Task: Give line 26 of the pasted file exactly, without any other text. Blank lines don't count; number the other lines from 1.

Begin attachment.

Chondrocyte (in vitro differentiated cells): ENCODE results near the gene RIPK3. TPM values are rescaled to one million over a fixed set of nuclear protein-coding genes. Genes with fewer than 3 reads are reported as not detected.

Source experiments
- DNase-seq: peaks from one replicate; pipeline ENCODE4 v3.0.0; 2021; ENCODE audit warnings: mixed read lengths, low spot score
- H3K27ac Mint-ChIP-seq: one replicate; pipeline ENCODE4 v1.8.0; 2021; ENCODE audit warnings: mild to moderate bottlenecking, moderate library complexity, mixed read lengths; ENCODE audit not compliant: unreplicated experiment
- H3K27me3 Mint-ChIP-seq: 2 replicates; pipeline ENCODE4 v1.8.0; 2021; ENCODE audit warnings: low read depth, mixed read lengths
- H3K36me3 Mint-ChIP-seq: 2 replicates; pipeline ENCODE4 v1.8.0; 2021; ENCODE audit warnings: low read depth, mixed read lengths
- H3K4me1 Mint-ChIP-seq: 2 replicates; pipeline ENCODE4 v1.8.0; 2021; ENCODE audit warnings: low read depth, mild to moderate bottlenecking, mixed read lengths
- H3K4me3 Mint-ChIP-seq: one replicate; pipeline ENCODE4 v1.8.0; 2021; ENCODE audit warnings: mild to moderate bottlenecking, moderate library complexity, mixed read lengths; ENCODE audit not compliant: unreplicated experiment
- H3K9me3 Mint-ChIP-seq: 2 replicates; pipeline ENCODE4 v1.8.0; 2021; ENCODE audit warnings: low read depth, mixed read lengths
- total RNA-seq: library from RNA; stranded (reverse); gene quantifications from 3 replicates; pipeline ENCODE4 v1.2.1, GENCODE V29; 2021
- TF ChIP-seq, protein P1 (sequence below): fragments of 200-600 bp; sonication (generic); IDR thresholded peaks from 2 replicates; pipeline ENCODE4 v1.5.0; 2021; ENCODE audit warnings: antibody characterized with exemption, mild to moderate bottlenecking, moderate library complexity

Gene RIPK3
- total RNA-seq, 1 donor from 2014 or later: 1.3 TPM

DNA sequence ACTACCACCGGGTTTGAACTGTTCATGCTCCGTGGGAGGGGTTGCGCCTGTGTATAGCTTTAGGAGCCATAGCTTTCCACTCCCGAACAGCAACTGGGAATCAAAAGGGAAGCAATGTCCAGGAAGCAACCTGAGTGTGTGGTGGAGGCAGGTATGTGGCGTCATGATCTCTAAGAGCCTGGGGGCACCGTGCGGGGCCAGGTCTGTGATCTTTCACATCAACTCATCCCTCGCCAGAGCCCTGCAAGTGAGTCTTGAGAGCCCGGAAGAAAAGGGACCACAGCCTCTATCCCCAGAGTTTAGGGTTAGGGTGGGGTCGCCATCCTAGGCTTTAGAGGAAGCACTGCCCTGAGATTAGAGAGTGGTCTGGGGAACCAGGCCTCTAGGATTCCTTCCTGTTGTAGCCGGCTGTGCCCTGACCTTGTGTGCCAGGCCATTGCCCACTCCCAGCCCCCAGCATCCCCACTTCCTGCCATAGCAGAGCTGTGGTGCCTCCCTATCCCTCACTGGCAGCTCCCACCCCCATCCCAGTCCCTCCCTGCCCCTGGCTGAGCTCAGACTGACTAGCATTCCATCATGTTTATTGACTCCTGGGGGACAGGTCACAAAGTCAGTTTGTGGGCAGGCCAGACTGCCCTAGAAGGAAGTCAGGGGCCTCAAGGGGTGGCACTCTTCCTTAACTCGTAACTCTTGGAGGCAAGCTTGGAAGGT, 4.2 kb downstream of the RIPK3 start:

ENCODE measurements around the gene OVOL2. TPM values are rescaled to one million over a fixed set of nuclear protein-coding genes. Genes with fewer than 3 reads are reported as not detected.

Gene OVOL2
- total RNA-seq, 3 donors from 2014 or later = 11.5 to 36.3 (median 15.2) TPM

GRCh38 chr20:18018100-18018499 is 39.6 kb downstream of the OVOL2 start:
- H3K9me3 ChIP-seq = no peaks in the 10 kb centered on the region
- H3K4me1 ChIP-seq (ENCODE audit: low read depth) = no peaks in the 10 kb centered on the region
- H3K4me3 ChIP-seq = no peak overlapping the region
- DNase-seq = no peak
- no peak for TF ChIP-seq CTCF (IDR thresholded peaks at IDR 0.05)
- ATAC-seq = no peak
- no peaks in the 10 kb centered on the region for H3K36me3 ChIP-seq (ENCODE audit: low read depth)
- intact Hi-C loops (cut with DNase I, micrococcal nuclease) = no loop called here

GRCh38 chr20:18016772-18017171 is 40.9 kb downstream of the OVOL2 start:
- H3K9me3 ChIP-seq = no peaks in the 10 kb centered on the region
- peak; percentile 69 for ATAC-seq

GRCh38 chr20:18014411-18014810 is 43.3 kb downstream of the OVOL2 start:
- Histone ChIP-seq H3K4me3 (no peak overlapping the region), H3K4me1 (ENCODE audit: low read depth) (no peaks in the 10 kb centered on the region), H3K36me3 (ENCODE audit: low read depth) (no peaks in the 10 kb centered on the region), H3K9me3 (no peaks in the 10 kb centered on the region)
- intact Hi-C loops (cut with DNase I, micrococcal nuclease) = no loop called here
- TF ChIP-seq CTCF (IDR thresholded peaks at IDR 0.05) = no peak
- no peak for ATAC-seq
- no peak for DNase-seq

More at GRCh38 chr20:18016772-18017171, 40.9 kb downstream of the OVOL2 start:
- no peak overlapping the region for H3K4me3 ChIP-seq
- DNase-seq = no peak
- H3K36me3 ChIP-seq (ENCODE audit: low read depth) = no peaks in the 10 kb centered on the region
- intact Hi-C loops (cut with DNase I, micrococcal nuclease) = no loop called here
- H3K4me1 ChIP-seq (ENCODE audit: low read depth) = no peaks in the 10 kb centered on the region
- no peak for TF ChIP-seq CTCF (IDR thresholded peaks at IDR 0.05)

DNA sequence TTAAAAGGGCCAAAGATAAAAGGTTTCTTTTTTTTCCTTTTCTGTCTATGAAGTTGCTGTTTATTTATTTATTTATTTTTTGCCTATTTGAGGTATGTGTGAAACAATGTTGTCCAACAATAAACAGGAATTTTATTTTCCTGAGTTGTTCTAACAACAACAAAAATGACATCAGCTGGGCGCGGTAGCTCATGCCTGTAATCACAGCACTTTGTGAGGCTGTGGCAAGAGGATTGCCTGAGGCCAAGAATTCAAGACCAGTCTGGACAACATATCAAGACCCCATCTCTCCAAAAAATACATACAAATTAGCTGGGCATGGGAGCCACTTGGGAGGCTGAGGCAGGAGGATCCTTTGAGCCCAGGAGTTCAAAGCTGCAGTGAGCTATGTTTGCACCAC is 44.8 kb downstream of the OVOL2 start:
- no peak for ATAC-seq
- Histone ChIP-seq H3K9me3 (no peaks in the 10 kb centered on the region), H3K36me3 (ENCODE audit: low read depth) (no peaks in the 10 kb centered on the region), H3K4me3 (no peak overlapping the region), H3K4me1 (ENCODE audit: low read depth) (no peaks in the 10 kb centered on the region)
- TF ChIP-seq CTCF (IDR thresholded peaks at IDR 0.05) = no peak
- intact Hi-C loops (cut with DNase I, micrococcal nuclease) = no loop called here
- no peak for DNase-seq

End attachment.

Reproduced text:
- intact Hi-C loops (cut with DNase I, micrococcal nuclease) = no loop called here